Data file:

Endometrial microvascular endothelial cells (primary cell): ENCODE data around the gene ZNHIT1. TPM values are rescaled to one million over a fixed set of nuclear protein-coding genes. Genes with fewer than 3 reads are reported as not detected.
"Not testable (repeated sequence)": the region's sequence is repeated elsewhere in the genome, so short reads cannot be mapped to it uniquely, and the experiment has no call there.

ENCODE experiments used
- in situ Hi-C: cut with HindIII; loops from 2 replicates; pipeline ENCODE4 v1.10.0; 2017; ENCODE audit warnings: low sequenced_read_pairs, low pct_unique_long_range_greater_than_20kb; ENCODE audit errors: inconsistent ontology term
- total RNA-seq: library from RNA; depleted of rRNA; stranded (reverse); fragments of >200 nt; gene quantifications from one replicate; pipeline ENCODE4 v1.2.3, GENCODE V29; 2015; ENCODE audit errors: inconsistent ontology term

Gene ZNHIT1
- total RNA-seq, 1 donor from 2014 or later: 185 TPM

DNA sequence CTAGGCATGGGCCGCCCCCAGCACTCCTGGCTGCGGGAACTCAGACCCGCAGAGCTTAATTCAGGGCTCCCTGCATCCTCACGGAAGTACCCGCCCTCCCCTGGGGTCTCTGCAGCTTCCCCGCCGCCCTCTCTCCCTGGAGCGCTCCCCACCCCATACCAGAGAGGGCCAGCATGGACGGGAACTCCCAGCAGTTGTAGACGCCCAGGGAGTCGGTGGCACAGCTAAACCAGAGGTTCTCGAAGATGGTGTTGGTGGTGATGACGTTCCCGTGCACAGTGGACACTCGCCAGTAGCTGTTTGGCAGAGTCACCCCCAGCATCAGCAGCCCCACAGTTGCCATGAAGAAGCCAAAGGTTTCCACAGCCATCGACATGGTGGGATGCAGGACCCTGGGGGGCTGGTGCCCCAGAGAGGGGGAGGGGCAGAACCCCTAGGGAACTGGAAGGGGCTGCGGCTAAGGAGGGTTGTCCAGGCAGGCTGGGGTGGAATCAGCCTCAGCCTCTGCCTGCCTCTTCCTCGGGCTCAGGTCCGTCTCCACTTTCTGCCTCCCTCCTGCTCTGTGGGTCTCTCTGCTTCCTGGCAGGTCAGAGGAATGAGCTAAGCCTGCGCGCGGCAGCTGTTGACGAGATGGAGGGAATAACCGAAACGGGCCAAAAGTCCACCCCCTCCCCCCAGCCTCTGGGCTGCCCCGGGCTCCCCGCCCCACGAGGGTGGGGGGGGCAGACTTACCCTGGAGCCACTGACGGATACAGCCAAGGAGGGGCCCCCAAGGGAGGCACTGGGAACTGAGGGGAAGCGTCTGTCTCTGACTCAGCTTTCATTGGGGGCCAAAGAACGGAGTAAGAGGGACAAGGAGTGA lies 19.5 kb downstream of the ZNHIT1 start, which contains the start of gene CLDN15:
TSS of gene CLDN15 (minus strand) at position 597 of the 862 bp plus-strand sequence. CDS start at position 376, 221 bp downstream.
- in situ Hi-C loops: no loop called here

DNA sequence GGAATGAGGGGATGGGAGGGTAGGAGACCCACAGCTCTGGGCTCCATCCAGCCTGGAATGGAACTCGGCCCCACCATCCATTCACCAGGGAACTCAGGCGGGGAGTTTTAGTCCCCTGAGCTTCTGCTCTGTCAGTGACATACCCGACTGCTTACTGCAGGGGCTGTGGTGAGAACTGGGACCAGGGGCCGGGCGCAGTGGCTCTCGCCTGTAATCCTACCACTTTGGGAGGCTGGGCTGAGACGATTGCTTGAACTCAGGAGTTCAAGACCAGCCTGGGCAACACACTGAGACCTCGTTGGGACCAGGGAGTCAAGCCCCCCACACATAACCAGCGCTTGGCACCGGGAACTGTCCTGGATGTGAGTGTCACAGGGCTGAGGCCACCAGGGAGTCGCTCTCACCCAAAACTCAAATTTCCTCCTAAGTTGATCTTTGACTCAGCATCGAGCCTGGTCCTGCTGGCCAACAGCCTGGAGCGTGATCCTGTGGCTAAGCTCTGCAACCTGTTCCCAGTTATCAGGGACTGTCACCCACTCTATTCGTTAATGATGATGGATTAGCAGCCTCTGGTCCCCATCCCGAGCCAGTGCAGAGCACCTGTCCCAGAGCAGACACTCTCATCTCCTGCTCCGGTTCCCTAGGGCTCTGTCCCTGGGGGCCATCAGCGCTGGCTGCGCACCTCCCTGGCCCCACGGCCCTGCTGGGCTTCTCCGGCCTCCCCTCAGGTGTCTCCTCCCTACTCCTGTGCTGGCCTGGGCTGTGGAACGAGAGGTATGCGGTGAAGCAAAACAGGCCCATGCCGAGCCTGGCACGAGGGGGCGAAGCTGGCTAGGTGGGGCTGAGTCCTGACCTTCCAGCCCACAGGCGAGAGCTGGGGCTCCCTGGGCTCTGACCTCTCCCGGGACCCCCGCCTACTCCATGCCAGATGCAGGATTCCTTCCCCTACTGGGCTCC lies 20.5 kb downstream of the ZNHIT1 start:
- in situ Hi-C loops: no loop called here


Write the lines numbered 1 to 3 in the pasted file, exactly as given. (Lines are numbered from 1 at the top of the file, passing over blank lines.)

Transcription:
Endometrial microvascular endothelial cells (primary cell): ENCODE data around the gene ZNHIT1. TPM values are rescaled to one million over a fixed set of nuclear protein-coding genes. Genes with fewer than 3 reads are reported as not detected.
"Not testable (repeated sequence)": the region's sequence is repeated elsewhere in the genome, so short reads cannot be mapped to it uniquely, and the experiment has no call there.

ENCODE experiments used